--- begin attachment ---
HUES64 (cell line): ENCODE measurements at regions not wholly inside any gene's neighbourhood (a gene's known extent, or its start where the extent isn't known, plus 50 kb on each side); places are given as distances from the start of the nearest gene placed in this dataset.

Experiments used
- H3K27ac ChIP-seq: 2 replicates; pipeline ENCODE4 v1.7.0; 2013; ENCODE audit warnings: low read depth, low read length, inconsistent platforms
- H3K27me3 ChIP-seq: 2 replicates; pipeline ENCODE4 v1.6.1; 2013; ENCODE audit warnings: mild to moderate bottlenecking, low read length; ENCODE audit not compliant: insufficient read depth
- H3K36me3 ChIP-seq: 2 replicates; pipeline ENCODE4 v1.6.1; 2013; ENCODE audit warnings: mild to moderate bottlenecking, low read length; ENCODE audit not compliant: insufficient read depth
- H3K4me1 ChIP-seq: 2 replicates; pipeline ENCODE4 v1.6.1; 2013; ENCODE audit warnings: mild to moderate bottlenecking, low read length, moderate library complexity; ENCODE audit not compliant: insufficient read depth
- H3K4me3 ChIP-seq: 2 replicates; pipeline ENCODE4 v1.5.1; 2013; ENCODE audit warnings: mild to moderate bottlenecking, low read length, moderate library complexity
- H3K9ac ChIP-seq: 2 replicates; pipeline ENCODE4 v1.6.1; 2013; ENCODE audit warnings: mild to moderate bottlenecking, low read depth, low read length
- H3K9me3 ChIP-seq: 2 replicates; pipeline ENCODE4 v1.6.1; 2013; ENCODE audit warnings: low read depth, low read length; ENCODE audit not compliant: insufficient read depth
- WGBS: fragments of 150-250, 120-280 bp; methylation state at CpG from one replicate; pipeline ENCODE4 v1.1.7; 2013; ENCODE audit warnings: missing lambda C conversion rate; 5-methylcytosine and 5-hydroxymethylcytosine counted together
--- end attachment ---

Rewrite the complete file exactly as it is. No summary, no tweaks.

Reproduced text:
HUES64 (cell line): ENCODE measurements at regions not wholly inside any gene's neighbourhood (a gene's known extent, or its start where the extent isn't known, plus 50 kb on each side); places are given as distances from the start of the nearest gene placed in this dataset.

Experiments used
- H3K27ac ChIP-seq: 2 replicates; pipeline ENCODE4 v1.7.0; 2013; ENCODE audit warnings: low read depth, low read length, inconsistent platforms
- H3K27me3 ChIP-seq: 2 replicates; pipeline ENCODE4 v1.6.1; 2013; ENCODE audit warnings: mild to moderate bottlenecking, low read length; ENCODE audit not compliant: insufficient read depth
- H3K36me3 ChIP-seq: 2 replicates; pipeline ENCODE4 v1.6.1; 2013; ENCODE audit warnings: mild to moderate bottlenecking, low read length; ENCODE audit not compliant: insufficient read depth
- H3K4me1 ChIP-seq: 2 replicates; pipeline ENCODE4 v1.6.1; 2013; ENCODE audit warnings: mild to moderate bottlenecking, low read length, moderate library complexity; ENCODE audit not compliant: insufficient read depth
- H3K4me3 ChIP-seq: 2 replicates; pipeline ENCODE4 v1.5.1; 2013; ENCODE audit warnings: mild to moderate bottlenecking, low read length, moderate library complexity
- H3K9ac ChIP-seq: 2 replicates; pipeline ENCODE4 v1.6.1; 2013; ENCODE audit warnings: mild to moderate bottlenecking, low read depth, low read length
- H3K9me3 ChIP-seq: 2 replicates; pipeline ENCODE4 v1.6.1; 2013; ENCODE audit warnings: low read depth, low read length; ENCODE audit not compliant: insufficient read depth
- WGBS: fragments of 150-250, 120-280 bp; methylation state at CpG from one replicate; pipeline ENCODE4 v1.1.7; 2013; ENCODE audit warnings: missing lambda C conversion rate; 5-methylcytosine and 5-hydroxymethylcytosine counted together